A comprehensive international study has revealed striking similarities as well as some significant differences in the regulation of mouse and human genomes.
A series of papers published by the mouse ENCODE (ENCyclopedia Of DNA Elements) consortium shows that many regulatory sequences in humans do have counterparts in the mouse genome. However, the regulation of some key genes varies between mice and humans.
It was already known that most human genes coding for protein have closely related genes in mice, and this makes the mouse a useful model organism for studying human disease. However, these coding genes only make up a small percentage of the genome. The genome contains a much larger proportion of regulatory regions and differences between these regions in mice and humans account for many of the differences between the two species.
'There are a substantial number of mouse genes that are regulated in ways different from similar genes in humans,' said Professor Bing Ren of the University of California at San Diego, a principal author on the study. 'The differences are not random. They are clustered along certain pathways such as in genes regulating the immune system.'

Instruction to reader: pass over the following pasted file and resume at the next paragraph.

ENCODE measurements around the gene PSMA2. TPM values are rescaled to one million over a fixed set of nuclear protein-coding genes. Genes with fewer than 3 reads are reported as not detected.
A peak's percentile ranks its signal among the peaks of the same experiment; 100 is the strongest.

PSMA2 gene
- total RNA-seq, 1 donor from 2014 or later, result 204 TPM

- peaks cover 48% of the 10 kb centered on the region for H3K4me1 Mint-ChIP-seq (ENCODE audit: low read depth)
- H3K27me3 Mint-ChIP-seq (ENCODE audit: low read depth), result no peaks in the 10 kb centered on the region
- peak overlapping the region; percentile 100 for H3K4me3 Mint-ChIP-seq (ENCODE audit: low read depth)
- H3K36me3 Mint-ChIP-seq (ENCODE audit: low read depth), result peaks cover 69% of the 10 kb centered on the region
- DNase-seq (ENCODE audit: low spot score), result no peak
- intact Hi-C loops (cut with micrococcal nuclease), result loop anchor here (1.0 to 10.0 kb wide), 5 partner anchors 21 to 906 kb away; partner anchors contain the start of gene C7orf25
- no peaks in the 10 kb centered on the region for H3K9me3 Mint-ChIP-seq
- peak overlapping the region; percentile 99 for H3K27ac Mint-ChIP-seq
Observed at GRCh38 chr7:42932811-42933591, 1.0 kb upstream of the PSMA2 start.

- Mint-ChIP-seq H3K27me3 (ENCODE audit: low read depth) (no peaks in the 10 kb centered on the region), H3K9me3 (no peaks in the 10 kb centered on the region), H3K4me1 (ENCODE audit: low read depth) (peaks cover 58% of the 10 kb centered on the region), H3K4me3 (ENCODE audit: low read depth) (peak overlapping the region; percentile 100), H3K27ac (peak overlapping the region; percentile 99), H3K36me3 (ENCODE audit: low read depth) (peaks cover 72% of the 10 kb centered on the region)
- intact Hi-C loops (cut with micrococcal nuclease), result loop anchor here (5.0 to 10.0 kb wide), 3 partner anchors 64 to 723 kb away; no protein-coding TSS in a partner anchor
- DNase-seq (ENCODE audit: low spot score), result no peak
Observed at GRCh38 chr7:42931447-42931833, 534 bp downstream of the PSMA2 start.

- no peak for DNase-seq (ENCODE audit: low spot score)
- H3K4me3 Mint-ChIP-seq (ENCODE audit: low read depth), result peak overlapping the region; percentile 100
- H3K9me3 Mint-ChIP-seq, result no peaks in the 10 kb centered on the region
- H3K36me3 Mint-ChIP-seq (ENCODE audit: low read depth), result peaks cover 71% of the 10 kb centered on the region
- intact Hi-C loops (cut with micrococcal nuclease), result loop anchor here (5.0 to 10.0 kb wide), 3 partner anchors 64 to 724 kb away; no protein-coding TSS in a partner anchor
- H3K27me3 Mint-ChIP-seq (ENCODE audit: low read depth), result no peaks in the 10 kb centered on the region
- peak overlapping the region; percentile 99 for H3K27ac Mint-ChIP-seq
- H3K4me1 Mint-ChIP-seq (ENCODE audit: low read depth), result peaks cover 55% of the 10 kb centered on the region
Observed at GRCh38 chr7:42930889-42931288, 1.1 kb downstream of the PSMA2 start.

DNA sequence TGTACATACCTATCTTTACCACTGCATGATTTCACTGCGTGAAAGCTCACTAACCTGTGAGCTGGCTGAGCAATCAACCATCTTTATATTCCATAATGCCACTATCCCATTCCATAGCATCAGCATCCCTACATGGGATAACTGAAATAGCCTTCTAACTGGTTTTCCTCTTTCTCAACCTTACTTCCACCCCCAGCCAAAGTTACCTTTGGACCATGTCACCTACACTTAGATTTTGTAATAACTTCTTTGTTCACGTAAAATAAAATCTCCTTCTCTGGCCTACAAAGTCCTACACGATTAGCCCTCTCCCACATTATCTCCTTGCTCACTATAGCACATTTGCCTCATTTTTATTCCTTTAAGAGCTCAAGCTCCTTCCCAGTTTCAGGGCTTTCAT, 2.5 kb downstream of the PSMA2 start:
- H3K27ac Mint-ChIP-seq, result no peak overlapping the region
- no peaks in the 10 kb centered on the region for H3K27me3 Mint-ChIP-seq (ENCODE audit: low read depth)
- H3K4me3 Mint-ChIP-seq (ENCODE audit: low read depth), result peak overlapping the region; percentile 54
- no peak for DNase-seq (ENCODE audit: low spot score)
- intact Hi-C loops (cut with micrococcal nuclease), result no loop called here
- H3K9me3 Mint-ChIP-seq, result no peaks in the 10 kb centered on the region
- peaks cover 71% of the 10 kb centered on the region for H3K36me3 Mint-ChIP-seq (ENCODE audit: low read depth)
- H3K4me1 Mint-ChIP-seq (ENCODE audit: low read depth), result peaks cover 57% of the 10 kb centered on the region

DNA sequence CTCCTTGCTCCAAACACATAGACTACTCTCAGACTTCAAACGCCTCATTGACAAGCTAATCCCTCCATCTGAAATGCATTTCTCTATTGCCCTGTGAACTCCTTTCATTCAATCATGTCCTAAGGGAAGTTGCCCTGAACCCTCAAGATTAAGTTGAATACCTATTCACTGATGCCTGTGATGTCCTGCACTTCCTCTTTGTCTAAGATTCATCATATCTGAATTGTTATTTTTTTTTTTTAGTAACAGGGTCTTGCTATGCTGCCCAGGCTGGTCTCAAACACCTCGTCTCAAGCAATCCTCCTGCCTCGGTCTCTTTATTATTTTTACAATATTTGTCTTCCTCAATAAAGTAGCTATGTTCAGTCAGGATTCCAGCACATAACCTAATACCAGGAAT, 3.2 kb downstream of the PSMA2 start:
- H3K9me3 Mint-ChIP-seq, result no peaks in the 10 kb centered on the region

In one companion study published in PNAS, researchers compared gene regulation patterns from 15 different types of cells and tissues from mice and humans. They found that any two tissues in mice were more similar to each other than to the relevant human tissues. For example, mouse liver and mouse kidney show greater similarity in gene expression than do mouse liver and human liver.
Commenting on the results, study co-author Dr Michael Beer of Johns Hopkins University said that evolution had 'carefully preserved the regulatory sequences for the most fundamental core cell processes but has left the rest to change as each organism required'.
Taken together, the published data could help determine when the mouse is an appropriate model to study human disease.
'Now we know which genes have expression patterns conserved between mouse and humans. For biological processes using these genes, mouse is an excellent model for aspects of human biology', said Professor Ross Hardison of Pennsylvania State University, a senior author.
However, Hardison also noted that the opposite would also sometimes be true; the study may explain why for some diseases, the mouse is unsuitable as a model organism.
The ENCODE project is funded by the US National Institutes of Health. Its findings were reported in four key papers in Nature, as well as in companion papers in PNAS and Science.